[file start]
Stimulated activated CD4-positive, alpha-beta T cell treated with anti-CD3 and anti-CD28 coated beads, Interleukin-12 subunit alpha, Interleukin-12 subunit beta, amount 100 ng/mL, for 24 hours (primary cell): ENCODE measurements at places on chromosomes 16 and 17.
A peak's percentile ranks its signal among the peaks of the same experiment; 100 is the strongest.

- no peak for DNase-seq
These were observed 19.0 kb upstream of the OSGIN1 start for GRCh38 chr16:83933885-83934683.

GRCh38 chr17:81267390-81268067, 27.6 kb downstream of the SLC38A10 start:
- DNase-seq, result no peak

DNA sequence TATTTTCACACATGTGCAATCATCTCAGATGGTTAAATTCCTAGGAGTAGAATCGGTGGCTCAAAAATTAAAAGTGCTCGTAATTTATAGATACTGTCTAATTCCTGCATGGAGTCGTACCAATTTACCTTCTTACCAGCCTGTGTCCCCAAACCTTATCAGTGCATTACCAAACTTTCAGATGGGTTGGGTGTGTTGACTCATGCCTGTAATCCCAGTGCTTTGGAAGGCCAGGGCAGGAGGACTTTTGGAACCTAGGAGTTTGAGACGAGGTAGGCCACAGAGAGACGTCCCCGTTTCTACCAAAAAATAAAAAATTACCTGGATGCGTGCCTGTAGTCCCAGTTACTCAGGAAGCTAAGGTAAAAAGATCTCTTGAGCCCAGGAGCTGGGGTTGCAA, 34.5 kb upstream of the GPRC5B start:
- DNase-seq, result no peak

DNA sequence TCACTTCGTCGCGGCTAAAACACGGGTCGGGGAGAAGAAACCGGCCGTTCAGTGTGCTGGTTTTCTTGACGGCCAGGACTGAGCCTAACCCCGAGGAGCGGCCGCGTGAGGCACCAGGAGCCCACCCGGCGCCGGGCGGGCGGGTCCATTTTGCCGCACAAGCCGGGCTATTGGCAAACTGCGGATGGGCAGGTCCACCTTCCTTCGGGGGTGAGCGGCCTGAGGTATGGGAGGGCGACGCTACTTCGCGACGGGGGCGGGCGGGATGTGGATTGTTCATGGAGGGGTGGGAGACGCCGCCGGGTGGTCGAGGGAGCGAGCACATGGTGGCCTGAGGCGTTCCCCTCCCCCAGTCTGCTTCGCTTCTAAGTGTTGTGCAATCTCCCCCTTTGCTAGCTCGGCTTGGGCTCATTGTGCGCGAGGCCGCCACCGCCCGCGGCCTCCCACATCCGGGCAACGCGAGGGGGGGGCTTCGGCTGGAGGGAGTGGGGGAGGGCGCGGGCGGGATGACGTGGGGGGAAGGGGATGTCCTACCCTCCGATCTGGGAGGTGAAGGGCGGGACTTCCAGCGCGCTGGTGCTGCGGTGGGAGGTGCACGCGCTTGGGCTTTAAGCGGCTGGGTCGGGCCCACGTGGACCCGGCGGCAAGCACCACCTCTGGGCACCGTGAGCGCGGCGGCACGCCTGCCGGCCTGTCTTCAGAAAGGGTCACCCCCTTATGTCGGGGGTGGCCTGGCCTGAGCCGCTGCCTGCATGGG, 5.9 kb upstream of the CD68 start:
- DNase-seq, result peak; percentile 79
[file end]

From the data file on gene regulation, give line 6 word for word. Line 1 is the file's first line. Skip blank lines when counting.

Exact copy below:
- DNase-seq, result no peak